It is widely accepted that the regular use of fluoride, such as in dentifrice and drinking water, is extremely effective at preventing dental caries. In 1999, the US Center for Disease Control (CDC) issued a statement that water fluoridation is one of the 10 most important public health measures of the 20th century.7 Fluoride’s presence in low concentration and high frequency is more effective at preventing caries than high levels of fluoride used in low frequency. Because water fluoridation is not available in many countries, dentifrice is considered to be one of the most important sources of fluoride globally.8 Common environmental sources of fluoride are depicted in (Figure 1).2,9,10
Successfully formulating a fluoride dentifrice that was efficacious against caries was a significant oral health breakthrough, because fluoride is incompatible with many dentifrice ingredients or additives. In 1950, The Procter & Gamble Company formed a joint research project team headed by Dr. Joseph Muhler at Indiana University to develop and test a new dentifrice with fluoride. Results from a clinical study of this dentifrice indicated that children ages six to 16 showed an average 49% reduction in cavities, and adults showed tooth decay reduction to almost the same degree.11,12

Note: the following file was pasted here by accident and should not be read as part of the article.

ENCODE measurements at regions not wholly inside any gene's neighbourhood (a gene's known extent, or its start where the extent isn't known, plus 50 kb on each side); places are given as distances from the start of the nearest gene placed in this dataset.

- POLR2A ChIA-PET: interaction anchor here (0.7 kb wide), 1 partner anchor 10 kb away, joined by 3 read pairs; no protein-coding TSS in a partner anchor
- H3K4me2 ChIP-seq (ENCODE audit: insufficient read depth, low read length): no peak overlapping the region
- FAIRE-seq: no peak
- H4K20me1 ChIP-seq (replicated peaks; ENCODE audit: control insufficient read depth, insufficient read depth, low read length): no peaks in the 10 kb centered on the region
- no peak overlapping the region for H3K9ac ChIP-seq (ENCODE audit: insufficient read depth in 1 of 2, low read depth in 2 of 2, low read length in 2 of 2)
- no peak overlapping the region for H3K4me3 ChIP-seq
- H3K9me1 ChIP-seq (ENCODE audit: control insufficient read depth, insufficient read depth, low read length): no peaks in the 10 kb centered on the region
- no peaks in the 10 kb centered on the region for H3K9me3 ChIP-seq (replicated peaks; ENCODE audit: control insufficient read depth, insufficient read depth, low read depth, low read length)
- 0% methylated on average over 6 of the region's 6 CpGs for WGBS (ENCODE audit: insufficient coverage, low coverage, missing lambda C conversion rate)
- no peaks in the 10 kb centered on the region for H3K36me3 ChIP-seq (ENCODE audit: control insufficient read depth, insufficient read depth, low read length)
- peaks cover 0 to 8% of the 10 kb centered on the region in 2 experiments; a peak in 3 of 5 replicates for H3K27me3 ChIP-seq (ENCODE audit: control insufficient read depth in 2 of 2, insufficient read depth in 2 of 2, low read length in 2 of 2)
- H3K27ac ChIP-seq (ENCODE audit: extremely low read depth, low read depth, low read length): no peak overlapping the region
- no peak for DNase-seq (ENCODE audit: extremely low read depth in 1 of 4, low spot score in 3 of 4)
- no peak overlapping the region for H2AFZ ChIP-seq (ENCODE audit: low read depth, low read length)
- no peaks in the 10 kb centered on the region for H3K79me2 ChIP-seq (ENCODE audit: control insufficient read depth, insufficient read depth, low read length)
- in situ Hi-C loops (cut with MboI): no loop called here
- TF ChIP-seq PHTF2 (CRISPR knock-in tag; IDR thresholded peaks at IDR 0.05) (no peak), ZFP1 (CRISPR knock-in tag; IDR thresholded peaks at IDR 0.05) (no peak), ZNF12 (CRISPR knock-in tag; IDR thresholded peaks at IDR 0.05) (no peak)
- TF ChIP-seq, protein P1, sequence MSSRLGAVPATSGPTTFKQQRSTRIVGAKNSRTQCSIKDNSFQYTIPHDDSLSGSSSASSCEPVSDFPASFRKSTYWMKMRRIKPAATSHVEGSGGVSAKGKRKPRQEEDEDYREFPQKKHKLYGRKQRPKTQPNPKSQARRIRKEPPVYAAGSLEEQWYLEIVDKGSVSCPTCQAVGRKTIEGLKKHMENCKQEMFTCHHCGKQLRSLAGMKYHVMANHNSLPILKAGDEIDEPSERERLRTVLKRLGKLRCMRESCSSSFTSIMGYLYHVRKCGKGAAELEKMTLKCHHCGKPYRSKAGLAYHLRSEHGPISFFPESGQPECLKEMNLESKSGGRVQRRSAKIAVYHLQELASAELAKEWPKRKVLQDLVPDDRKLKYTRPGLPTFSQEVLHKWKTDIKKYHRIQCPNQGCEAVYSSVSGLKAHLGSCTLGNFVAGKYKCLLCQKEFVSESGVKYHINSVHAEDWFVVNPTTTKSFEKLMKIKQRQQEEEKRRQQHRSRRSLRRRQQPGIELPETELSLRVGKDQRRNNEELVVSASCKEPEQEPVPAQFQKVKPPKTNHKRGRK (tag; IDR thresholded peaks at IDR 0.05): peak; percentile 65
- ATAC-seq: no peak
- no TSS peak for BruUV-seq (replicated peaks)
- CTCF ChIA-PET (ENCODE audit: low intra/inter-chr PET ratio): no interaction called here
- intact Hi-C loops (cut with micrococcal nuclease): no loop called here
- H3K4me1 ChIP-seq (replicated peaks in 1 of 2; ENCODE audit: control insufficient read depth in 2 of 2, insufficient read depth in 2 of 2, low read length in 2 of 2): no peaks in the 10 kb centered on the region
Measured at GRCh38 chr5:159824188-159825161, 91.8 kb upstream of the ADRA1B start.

Following the success of this study, Crest® with Fluoristan® dentifrice launched into a number of test markets in 1955, followed by national expansion in January, 1956. In 1960, and again in 1964, the American Dental Association confirmed that Crest effectively prevents tooth decay, reporting that “Crest has been shown to be an effective anticavity dentifrice that can be of significant value when used in a conscientiously applied program of oral hygiene and regular professional care” in granting its Seal of Acceptance (Figure 2).13,14 In 1976, the American Chemical Society recognized Crest with fluoride as one of the 100 greatest discoveries of the previous 100 years.15
The following sections will explain the mechanism of action of fluoride, and common fluoride actives used in dentifrices marketed in the U.S. will be described.
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